The undertaking of executing this novel was strenuous at times. Rand faced multiple roadblocks that interfered with the book’s completion. She paused the process to write the novella Anthem in 1937, and she proclaimed her intention to quit writing the novel altogether one year later. Her husband and actor Frank O’Connor emboldened her to proceed, and when she finally found a publisher her novel was only partially finished. During this time, she was involved in Wendell Willkie’s presidential campaign, conservative intellectual groups, and scriptwriting for movie studios. Bobbs-Merrill Company took a chance on The Fountainhead after the manuscript had been rejected twelve times, and it was finally published in 1943.

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The Fountainhead’s Main Characters: Howard Roark and Peter Keating

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Ayn Rand and Frank O’Connor via Cineplex.


Early in Rand’s development of the novel, she stated its purpose as “a defense of egoism in its real meaning… a new definition of egoism and its living example.” As mentioned previously, she didn’t want the story to solely centralize around politics. Instead of exploring the political ramifications of individualism vs. collectivism, a common dichotomy found throughout her work, she focused on the psychological consequences of adopting these different mentalities.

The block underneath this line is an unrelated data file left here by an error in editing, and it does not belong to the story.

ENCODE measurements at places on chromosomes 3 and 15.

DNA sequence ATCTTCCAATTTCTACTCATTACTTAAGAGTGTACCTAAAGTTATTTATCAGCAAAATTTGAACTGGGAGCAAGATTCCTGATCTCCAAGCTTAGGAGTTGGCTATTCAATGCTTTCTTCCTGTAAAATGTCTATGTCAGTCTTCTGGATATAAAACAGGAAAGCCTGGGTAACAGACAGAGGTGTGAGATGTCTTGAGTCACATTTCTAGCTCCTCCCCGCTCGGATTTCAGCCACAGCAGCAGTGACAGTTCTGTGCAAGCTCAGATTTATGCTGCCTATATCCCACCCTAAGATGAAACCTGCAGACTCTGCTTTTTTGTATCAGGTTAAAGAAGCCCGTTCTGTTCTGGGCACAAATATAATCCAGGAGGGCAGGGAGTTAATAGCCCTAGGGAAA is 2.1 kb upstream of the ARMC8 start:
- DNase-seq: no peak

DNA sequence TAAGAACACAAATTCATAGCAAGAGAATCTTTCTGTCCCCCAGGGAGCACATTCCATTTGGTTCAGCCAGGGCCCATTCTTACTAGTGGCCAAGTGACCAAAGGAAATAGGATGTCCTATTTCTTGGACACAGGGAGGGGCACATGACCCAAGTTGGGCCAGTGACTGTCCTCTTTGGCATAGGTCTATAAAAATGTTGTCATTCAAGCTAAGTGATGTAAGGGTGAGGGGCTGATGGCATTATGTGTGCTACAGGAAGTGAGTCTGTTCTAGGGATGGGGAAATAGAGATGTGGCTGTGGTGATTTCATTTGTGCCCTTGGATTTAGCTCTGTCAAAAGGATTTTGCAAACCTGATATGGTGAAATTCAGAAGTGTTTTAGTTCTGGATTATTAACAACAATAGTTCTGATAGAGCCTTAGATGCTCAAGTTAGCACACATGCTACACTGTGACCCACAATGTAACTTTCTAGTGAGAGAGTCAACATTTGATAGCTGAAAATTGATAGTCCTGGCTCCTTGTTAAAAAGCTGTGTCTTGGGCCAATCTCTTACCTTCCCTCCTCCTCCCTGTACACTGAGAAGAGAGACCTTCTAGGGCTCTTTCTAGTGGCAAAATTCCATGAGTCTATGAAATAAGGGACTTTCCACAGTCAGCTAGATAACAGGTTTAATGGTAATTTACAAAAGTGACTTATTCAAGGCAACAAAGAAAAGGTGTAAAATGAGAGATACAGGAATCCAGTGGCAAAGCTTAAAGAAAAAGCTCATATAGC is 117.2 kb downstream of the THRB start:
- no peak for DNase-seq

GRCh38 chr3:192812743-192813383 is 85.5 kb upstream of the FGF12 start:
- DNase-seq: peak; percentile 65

Howard Roark is the protagonist and represents the value of acting on individualistic thought. He is an innovative architect whose unconventional designs and theories cause him to be the target of much criticism from creatives and academics alike. He is alone in his rebellious spirit, which means he must face the collectivism around him, questioning if pursuing artistic freedom is worth the constant rejection. Unlike those around him, he believes in the power of self-interest and seeking all answers within the mind, not phased by emotions or societal beliefs.


Before Roark’s expulsion from a well-renowned architecture school due to his non-traditional style, he roomed with Peter Keating. His character serves as Roark’s opposite. Keating is Rand’s example of stereotypical selfishness that triggers questions about his true motives. His ambitions and greed for recognition boost him to the highest position at his firm. He desires acceptance from his peers and reaches his goals through manipulation. Although he eventually gains the success he has chased after, his achievements still leave him unfulfilled. Looking deeper into his character, perhaps the root of his drive didn’t stem from his true self, which debunks his initial defining trait as “selfish.”


Additional Main Characters: Ellsworth Toohey and Dominique Francon

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Howard Roark in “The Fountainhead” directed by King Vidor, 1949 via Metrograph